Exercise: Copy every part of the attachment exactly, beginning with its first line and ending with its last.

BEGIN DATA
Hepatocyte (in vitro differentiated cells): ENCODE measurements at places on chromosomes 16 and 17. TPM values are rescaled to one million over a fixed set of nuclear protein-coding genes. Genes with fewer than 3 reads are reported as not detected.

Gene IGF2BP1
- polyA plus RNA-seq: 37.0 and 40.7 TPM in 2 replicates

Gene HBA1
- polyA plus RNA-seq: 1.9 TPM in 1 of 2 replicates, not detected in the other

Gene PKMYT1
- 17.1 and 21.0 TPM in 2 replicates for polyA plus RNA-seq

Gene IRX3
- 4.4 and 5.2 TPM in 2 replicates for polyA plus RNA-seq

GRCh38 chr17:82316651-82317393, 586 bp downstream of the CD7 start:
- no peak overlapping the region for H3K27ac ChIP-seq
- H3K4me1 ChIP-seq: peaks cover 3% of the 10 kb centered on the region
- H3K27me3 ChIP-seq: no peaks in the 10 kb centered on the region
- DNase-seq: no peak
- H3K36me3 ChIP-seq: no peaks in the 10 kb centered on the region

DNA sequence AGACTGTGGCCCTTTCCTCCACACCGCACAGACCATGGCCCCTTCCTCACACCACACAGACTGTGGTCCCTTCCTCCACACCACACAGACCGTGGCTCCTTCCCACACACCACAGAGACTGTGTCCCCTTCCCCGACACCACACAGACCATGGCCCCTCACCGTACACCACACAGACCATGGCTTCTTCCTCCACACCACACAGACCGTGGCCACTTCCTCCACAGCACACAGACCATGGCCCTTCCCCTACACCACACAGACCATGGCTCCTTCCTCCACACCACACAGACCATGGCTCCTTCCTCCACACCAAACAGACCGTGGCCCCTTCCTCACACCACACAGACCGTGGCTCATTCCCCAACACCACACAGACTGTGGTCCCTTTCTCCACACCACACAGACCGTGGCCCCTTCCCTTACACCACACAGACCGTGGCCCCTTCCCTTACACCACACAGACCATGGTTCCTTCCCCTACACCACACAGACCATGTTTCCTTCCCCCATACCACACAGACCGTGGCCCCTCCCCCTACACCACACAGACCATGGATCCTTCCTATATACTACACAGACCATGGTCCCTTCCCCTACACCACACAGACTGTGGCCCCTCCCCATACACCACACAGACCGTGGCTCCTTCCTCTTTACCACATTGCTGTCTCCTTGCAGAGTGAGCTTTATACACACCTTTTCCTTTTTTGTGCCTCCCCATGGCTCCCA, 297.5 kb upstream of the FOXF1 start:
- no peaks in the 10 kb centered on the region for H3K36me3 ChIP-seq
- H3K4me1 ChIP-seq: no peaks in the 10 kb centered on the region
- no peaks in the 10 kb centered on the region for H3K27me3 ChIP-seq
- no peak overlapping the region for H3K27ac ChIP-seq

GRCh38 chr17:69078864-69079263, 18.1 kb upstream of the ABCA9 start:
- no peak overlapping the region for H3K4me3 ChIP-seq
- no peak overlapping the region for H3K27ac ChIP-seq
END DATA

Hepatocyte (in vitro differentiated cells): ENCODE measurements at places on chromosomes 16 and 17. TPM values are rescaled to one million over a fixed set of nuclear protein-coding genes. Genes with fewer than 3 reads are reported as not detected.

Gene IGF2BP1
- polyA plus RNA-seq: 37.0 and 40.7 TPM in 2 replicates

Gene HBA1
- polyA plus RNA-seq: 1.9 TPM in 1 of 2 replicates, not detected in the other

Gene PKMYT1
- 17.1 and 21.0 TPM in 2 replicates for polyA plus RNA-seq

Gene IRX3
- 4.4 and 5.2 TPM in 2 replicates for polyA plus RNA-seq

GRCh38 chr17:82316651-82317393, 586 bp downstream of the CD7 start:
- no peak overlapping the region for H3K27ac ChIP-seq
- H3K4me1 ChIP-seq: peaks cover 3% of the 10 kb centered on the region
- H3K27me3 ChIP-seq: no peaks in the 10 kb centered on the region
- DNase-seq: no peak
- H3K36me3 ChIP-seq: no peaks in the 10 kb centered on the region

DNA sequence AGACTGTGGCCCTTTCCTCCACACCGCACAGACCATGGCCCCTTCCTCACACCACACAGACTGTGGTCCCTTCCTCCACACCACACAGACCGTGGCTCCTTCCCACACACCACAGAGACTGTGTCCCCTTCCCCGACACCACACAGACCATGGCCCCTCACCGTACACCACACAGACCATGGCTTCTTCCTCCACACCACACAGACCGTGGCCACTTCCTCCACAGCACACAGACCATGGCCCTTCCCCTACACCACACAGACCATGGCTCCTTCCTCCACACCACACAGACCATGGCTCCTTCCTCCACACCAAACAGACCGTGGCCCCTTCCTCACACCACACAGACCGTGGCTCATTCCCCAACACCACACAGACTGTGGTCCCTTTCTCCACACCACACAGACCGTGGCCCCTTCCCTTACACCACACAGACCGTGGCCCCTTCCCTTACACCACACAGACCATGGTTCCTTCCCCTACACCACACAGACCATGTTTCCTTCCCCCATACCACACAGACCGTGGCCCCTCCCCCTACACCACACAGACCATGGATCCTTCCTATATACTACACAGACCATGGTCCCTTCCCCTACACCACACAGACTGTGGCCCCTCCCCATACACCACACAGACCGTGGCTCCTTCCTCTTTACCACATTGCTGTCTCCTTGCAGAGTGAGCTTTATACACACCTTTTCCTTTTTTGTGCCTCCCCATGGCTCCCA, 297.5 kb upstream of the FOXF1 start:
- no peaks in the 10 kb centered on the region for H3K36me3 ChIP-seq
- H3K4me1 ChIP-seq: no peaks in the 10 kb centered on the region
- no peaks in the 10 kb centered on the region for H3K27me3 ChIP-seq
- no peak overlapping the region for H3K27ac ChIP-seq

GRCh38 chr17:69078864-69079263, 18.1 kb upstream of the ABCA9 start:
- no peak overlapping the region for H3K4me3 ChIP-seq
- no peak overlapping the region for H3K27ac ChIP-seq